Speaker Carl Heastie announced Friday that the New York State Assembly will be ending its impeachment inquiry into Governor Andrew Cuomo, effective August 25. This comes days after the governor said he would be resigning in two weeks following a report from the attorney general’s office that found numerous sexual harassment allegations against him were credible.
In his statement, Heastie cites two reasons for the investigation’s suspension. First, he says the goal of the probe was to decide whether Cuomo should remain in office, a question Heastie says was resolved by the governor’s resignation. Second, the assembly speaker said the members were advised “of the belief that the constitution does not authorize the legislature to impeach and remove an elected official who is no longer in office.”
“Let me be clear — the committee’s work over the last several months, although not complete, did uncover credible evidence in relation to allegations that have been made in reference to the governor,” Heastie added. “Underscoring the depth of this investigation, this evidence concerned not only sexual harassment and misconduct but also the misuse of state resources in relation to the publication of the governor’s memoir as well as improper and misleading disclosure of nursing home data during the COVID-19 pandemic.”
“This evidence — we believe — could likely have resulted in articles of impeachment had he not resigned,” he said.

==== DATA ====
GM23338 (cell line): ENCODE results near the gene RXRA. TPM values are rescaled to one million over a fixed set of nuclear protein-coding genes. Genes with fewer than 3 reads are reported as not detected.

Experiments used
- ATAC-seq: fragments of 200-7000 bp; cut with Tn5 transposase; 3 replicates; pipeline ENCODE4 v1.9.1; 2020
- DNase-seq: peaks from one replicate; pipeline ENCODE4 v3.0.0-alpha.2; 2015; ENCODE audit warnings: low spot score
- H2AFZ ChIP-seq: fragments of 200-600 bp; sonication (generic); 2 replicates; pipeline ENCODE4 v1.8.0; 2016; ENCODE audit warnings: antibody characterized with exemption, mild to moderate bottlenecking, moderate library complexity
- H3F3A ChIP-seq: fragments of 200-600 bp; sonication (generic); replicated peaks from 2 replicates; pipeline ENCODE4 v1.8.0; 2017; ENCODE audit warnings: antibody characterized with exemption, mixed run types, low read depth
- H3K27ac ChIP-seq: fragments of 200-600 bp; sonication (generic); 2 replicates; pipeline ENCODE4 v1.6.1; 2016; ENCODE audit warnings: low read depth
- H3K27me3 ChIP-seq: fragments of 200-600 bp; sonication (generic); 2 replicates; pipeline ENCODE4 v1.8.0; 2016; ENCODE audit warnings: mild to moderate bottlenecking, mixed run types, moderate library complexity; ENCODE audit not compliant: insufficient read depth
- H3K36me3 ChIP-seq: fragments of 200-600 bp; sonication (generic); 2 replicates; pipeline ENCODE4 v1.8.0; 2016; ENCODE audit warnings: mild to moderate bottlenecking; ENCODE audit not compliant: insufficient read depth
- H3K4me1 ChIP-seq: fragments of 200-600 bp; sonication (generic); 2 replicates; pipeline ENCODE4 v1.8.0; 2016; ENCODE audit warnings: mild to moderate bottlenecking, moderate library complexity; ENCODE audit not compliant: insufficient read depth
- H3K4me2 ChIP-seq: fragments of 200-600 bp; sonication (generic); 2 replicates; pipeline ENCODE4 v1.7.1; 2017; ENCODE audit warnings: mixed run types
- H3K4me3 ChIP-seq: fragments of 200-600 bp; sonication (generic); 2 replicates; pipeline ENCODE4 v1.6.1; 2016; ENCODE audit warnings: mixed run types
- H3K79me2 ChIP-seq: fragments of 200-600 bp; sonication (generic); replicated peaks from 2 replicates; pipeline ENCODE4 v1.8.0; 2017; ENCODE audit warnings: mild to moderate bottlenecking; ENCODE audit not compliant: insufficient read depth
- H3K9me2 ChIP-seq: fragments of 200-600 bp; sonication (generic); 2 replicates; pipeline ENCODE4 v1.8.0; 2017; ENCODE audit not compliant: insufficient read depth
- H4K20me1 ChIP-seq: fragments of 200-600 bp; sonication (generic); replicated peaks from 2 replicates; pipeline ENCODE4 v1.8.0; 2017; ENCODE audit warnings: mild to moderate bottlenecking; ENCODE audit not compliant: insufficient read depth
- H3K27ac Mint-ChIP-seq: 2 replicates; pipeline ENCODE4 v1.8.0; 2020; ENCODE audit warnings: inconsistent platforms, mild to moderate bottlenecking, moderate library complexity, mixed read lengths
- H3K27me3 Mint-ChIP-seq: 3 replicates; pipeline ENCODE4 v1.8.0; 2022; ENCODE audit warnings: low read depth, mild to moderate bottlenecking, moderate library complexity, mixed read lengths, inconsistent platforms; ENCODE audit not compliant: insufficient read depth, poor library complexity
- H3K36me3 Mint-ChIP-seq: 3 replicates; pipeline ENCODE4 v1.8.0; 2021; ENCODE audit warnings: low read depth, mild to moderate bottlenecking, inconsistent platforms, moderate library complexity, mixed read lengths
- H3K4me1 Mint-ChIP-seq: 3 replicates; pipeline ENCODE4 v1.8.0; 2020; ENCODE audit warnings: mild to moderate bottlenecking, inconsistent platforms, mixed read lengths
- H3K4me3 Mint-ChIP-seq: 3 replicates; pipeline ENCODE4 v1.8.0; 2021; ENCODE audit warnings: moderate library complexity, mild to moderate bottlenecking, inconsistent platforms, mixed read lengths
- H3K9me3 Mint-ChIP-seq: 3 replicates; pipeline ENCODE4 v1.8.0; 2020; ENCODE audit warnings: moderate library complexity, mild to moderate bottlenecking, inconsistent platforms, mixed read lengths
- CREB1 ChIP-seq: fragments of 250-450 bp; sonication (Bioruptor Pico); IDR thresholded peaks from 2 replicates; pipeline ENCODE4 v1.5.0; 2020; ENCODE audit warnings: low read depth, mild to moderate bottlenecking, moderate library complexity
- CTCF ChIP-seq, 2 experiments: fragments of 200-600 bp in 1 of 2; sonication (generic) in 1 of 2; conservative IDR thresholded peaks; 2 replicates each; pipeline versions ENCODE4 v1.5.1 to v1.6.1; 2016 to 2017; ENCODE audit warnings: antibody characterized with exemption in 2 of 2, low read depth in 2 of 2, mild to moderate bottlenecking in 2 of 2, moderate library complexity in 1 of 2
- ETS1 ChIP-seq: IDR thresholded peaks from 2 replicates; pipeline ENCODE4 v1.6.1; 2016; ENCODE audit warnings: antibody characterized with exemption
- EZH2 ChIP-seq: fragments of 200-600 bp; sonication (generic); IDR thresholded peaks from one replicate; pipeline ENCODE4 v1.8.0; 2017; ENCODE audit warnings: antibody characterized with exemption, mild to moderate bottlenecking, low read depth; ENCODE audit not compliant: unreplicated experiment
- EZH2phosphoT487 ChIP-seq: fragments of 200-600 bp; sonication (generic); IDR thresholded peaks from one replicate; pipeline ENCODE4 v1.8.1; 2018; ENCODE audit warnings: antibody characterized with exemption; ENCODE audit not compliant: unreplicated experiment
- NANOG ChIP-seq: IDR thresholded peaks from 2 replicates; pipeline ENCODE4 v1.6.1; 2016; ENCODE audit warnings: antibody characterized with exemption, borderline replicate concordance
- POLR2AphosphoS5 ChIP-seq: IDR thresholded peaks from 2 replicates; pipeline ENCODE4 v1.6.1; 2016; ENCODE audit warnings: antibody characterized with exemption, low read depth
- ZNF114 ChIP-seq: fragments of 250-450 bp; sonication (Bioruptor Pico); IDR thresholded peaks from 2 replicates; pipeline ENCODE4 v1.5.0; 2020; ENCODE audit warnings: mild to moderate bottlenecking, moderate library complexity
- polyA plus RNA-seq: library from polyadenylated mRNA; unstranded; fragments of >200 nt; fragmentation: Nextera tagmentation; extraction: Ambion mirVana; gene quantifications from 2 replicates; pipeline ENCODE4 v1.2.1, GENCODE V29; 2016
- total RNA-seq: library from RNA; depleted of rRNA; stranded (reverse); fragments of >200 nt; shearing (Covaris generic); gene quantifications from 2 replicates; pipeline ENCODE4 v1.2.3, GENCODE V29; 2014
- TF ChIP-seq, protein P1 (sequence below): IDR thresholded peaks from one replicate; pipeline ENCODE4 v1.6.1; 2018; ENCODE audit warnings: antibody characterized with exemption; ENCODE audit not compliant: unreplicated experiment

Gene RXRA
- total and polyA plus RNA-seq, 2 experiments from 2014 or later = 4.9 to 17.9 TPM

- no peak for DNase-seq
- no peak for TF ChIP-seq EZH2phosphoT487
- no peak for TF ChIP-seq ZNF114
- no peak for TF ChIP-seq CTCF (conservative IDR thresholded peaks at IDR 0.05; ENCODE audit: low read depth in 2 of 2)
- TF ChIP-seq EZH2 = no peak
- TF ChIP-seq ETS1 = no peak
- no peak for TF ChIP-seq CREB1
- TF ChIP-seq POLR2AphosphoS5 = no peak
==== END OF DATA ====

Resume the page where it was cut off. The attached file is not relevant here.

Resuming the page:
Some members of the Assembly have expressed concern that ending the investigation without articles of impeachment means that Cuomo would not be held accountable for his actions. The City reports that some members on the Judiciary Committee felt “blindsided” by the decision.
Lindsey Boylan, a former aide who was the first to go public with allegations against the governor, called the move by the Assembly “an unjust cop-out.”
“The public deserves to know the extent of the Governor’s misdeeds and possible crimes. His victims deserve justice and to know he will not be able harm others,” she said in a tweet.
Heastie said he has asked Charles Lavine, the chair of the Judiciary Committee, to turn over the evidence the committee has gathered to the various entities currently mounting their own investigations, including the five district attorneys from Albany, Manhattan, Oswego, Nassau, and Westchester counties.